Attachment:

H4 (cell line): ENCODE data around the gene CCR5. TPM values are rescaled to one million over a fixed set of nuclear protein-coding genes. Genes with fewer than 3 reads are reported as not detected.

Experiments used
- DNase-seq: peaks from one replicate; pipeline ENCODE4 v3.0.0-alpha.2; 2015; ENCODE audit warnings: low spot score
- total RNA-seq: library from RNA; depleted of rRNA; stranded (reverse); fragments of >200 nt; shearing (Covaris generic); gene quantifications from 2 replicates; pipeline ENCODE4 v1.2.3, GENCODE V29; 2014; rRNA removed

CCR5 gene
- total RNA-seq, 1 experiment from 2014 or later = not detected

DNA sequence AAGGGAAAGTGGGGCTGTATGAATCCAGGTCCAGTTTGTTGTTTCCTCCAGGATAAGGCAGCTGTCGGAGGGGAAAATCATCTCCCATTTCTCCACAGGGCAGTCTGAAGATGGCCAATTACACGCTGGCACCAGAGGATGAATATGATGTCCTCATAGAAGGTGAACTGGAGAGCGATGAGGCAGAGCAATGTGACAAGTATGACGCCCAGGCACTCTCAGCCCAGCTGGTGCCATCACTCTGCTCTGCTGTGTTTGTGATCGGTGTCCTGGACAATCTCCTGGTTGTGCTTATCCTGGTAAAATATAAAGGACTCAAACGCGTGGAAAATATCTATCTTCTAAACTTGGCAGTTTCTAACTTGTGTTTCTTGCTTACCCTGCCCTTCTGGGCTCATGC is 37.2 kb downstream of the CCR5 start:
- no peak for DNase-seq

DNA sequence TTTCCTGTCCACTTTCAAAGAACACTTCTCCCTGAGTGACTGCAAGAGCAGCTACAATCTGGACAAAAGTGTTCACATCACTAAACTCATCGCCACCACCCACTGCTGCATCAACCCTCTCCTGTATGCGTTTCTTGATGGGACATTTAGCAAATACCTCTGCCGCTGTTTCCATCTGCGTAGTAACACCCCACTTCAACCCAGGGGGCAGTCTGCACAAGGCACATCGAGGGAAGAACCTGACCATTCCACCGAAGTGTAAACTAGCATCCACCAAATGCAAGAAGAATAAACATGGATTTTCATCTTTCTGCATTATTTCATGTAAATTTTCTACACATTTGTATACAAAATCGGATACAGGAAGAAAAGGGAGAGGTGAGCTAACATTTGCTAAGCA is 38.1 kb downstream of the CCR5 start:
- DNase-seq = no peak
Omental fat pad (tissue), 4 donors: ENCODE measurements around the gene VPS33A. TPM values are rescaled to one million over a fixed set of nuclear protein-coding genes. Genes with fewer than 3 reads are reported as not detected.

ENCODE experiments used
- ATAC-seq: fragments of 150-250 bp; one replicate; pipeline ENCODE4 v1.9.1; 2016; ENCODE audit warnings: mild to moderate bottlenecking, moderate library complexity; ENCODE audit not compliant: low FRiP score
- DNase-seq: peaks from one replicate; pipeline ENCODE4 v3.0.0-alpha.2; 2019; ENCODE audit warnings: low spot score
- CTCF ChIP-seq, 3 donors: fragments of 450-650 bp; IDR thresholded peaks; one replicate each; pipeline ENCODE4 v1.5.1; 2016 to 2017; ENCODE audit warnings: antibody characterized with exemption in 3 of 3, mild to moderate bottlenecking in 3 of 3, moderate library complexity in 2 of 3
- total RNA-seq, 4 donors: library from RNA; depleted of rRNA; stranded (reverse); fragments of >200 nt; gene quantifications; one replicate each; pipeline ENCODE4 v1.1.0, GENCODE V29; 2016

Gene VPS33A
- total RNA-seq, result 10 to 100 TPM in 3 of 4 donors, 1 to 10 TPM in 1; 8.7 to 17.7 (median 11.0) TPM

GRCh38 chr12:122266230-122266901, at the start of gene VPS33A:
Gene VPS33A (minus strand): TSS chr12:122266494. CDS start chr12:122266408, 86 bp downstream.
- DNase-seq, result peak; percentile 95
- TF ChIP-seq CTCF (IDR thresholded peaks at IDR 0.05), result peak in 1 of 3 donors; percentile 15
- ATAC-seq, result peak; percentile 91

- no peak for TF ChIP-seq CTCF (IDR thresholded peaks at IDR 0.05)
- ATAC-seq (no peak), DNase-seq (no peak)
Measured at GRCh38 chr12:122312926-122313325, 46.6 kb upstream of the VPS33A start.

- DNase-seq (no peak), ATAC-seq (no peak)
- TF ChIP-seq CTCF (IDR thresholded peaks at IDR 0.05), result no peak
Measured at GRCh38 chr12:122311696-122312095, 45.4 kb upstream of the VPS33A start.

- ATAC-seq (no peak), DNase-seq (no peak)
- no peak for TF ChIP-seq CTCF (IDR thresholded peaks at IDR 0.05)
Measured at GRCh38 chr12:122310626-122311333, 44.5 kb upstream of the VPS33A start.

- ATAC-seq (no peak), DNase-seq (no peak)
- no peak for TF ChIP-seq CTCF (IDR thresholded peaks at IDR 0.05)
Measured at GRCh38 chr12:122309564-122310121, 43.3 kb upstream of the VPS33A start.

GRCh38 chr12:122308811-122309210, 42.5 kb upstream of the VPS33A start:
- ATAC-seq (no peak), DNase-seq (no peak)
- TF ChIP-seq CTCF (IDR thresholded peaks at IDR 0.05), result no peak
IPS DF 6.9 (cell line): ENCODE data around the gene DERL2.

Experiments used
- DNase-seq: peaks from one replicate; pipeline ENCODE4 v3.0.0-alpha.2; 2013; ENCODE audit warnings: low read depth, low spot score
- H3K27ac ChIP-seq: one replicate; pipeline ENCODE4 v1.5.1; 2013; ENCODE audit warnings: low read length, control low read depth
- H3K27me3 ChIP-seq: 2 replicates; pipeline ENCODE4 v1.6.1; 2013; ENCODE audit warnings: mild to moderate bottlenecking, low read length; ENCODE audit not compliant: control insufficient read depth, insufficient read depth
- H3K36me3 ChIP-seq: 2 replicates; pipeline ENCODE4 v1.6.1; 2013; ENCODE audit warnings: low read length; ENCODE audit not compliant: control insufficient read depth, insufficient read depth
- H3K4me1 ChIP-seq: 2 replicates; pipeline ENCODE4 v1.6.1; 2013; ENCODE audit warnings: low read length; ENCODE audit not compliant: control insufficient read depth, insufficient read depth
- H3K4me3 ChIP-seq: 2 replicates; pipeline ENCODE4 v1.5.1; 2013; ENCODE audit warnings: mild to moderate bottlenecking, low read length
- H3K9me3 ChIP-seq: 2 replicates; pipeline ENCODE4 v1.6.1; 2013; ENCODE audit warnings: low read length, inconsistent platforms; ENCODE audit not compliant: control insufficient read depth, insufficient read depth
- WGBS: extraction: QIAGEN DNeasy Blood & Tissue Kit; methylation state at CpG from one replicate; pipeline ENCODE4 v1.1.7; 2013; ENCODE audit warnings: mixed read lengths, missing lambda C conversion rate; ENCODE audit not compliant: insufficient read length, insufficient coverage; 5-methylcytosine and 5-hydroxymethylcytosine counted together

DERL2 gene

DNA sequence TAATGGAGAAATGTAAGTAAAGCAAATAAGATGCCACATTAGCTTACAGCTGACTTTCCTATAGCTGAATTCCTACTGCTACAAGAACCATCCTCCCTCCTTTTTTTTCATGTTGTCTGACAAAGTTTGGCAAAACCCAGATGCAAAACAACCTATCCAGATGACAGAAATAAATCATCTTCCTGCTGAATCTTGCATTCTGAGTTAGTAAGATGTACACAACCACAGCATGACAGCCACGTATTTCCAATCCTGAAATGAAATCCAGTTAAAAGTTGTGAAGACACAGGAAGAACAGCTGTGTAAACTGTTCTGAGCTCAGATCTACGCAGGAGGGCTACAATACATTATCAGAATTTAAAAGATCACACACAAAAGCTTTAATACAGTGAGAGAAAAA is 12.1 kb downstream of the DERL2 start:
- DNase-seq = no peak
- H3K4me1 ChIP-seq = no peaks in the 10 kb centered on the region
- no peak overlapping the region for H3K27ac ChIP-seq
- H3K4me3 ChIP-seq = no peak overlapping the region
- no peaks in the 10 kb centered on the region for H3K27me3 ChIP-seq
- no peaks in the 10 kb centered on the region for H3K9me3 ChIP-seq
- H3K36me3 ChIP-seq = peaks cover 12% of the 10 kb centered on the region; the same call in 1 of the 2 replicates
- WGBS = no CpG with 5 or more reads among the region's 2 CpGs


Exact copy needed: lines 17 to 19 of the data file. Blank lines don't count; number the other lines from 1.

Gene VPS33A
- total RNA-seq, result 10 to 100 TPM in 3 of 4 donors, 1 to 10 TPM in 1; 8.7 to 17.7 (median 11.0) TPM

GRCh38 chr12:122266230-122266901, at the start of gene VPS33A: